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August 14, 2013 5:37 pm
France’s socialist government on Wednesday doubtless felt more relief than satisfaction after the country’s statistics agency confirmed that Europe’s second-biggest economy had grown at the fastest clip since the start of 2011.
The 0.5 per cent growth, in seasonally-adjusted terms, during the three months to the end of June came in at more than double the consensus forecast and draws a line under two previous negative quarters that President François Hollande would probably rather forget.
The figure, which was helped by solid export growth and private consumption, also validates Mr Hollande’s July 14 statement, much questioned at the time, that “economic recovery is here”.
Just a few days ago, even Pierre Moscovici, France’s economy minister, appeared unsure: a local paper interviewing him reported that he had in effect revised down the government’s own forecast for 2013 – a line that later had Mr Moscovici scrambling to deny he had made any such cuts.
“Everybody is surprised by the high number,” says Fabrice Montagné, an economist at Barclays in Paris. “And everyone is cautious to expect as much in future quarters.”
That, analysts say, is Mr Hollande’s problem. Battling to overcome the recent recession, which has bruised his standings in the opinion polls, France’s socialist president has vowed to invert the unemployment curve at a time when recovery is far from consolidated.
Dario Perkins of Lombard Street Research argues that one of the challenges is to create jobs when recession and the wider problems in Europe have left profitability among French companies weak.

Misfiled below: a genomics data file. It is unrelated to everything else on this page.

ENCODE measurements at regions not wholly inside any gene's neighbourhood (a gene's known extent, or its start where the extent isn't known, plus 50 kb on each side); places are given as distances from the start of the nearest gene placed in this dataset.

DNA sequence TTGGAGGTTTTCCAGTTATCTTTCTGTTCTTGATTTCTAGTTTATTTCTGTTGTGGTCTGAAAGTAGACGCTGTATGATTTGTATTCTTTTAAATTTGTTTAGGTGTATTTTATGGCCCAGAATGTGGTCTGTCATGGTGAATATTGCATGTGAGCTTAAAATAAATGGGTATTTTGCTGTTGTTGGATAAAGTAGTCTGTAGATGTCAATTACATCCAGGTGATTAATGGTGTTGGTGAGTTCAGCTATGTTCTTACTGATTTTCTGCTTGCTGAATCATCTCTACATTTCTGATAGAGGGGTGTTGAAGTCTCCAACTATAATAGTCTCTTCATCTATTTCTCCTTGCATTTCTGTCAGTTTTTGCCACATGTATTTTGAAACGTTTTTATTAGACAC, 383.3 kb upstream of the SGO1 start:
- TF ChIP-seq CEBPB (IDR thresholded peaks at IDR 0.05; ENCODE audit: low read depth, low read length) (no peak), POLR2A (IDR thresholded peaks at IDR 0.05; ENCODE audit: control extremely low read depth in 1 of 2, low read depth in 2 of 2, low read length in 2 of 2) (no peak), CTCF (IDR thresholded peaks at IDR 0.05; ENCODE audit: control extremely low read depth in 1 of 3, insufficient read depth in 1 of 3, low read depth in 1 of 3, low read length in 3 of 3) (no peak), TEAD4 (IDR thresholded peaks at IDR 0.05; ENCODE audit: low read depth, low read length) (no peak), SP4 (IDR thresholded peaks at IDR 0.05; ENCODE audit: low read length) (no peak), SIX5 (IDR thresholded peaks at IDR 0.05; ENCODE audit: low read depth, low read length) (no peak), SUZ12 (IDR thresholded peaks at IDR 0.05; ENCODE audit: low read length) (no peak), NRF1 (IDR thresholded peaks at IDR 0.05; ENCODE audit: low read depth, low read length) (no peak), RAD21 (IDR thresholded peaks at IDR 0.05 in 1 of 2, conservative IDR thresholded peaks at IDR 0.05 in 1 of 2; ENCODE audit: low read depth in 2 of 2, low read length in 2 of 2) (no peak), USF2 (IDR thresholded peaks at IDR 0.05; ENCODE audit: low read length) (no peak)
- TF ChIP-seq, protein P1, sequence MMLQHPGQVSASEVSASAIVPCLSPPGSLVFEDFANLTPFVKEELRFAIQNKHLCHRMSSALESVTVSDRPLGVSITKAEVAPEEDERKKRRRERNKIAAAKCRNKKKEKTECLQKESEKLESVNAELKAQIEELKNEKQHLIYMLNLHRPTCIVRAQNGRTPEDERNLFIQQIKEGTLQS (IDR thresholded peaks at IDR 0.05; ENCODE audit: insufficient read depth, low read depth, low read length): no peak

“Awful profitability seems to rule out a recovery in employment, which in turn makes a decent consumer recovery look rather far-fetched,” he wrote in a research note on Wednesday.
With a general recognition that future economic growth will probably be insufficient to reduce the record 3.28m unemployed in France, Mr Hollande and his administration have opted for a raft of government schemes to help create jobs.
Among them are programmes such as “Jobs of the future”, which the government is funding to help the country’s unqualified youth find jobs in the health and other non-commercial sectors. Through a series of financial incentives, it also wants the private sector to absorb 70,000 young people in the hope of training them to replace retirees.
With Wednesday’s better than expected growth figures, Mr Montagné puts the government’s chances of inverting the unemployment curve by year-end at 50-50.
On other fronts, the government also has its work cut out. After the official summer break, Mr Hollande has said that he will push pension reform, considered a vital part of efforts to reduce the budget deficit.
But that has already sparked concern among the country’s trade unions, which have promised to hold a series of strikes. Meanwhile, Mr Hollande’s insistence that the reforms would not be sweeping has only served to rile former President Nicolas Sarkozy’s opposition UMP party, which accuses Mr Hollande of not moving boldly enough on the reform issue.
Then there is the thorny and related issue of next year’s budget, discussions for which will begin in September. Last month, the French president underlined that he would forge ahead with budget cuts as part of efforts to bring the country’s fiscal deficit in line with EU limits.
There would be “less spending in 2014 than in 2013”, Mr Hollande told local media after participating in a vastly scaled-down Bastille day parade. This year, the fiscal tightening is expected to be between 1.5 and 2 percentage points of gross domestic product and another percentage point to come next year.
But that, added to VAT rises due to be phased in at the start of 2014, which will doubtless weigh on private consumption, makes the road ahead far from smooth.
“0.5 per cent today is a very nice number but we cannot expect the same number in the third or fourth quarters,” says Philippe Waechter, chief economist at Natixis Asset Management in Paris. “There’s a lot of work left to do.”
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